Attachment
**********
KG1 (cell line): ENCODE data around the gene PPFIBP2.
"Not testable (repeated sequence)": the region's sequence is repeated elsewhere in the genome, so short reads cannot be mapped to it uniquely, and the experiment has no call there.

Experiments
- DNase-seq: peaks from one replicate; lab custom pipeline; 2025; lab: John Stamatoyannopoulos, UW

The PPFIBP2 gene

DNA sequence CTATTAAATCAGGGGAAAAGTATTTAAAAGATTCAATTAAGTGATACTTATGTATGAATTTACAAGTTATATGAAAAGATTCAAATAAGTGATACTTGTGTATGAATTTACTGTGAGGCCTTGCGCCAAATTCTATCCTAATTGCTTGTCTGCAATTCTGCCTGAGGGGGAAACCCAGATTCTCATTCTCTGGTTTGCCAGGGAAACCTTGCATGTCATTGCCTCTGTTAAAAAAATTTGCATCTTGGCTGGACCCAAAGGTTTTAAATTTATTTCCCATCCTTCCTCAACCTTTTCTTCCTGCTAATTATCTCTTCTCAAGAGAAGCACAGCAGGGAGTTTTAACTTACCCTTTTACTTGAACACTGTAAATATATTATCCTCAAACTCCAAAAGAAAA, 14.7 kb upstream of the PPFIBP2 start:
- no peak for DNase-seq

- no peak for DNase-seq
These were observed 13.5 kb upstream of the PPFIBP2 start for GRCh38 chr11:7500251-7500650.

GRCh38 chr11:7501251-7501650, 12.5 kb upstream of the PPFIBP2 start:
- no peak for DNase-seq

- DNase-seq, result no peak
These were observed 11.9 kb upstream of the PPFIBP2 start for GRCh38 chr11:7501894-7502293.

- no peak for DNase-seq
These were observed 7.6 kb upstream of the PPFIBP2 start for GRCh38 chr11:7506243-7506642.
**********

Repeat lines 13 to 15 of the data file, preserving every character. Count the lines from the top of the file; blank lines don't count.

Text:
These were observed 11.9 kb upstream of the PPFIBP2 start for GRCh38 chr11:7501894-7502293.

- no peak for DNase-seq
These were observed 7.6 kb upstream of the PPFIBP2 start for GRCh38 chr11:7506243-7506642.